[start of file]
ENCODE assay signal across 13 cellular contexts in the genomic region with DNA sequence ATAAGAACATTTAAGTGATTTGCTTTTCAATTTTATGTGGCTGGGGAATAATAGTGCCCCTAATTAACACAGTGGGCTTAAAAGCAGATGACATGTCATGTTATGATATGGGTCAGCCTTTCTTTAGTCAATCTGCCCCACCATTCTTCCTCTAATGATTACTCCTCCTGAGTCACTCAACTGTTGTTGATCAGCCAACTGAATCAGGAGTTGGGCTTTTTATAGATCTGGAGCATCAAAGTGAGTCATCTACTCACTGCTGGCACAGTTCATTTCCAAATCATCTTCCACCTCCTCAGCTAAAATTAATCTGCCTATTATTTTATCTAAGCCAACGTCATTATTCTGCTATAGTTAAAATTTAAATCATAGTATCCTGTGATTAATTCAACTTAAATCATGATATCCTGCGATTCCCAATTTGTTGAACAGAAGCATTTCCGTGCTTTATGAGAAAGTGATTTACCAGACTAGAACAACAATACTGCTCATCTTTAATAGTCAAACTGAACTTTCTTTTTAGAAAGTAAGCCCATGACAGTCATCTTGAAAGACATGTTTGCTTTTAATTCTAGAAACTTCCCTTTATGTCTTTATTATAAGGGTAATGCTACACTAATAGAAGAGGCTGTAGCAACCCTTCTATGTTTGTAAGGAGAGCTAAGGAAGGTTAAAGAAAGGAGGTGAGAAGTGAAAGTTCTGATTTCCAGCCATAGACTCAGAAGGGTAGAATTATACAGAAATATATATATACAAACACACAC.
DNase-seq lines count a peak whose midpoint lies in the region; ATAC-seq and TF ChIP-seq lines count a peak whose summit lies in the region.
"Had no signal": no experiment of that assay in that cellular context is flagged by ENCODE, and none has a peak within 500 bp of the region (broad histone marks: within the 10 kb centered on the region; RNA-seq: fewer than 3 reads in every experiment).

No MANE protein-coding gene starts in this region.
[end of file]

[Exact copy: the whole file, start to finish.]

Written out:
ENCODE assay signal across 13 cellular contexts in the genomic region with DNA sequence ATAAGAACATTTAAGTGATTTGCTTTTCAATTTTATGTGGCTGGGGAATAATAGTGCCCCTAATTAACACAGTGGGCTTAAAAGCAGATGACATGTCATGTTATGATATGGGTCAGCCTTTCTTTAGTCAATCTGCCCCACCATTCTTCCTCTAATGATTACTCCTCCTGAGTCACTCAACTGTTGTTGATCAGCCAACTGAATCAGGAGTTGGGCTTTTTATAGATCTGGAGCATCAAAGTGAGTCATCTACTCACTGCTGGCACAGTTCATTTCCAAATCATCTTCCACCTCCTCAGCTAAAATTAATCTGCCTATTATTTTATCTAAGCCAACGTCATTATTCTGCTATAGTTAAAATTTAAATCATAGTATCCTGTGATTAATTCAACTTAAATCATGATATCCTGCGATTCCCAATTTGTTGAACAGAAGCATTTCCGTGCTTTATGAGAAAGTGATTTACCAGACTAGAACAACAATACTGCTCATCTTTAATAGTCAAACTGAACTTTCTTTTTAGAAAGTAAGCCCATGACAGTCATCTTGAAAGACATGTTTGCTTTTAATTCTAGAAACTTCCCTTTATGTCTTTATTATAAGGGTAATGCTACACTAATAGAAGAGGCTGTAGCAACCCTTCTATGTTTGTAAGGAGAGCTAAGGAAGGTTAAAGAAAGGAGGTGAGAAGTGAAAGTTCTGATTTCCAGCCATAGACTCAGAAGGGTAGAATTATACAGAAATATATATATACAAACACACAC.
DNase-seq lines count a peak whose midpoint lies in the region; ATAC-seq and TF ChIP-seq lines count a peak whose summit lies in the region.
"Had no signal": no experiment of that assay in that cellular context is flagged by ENCODE, and none has a peak within 500 bp of the region (broad histone marks: within the 10 kb centered on the region; RNA-seq: fewer than 3 reads in every experiment).

No MANE protein-coding gene starts in this region.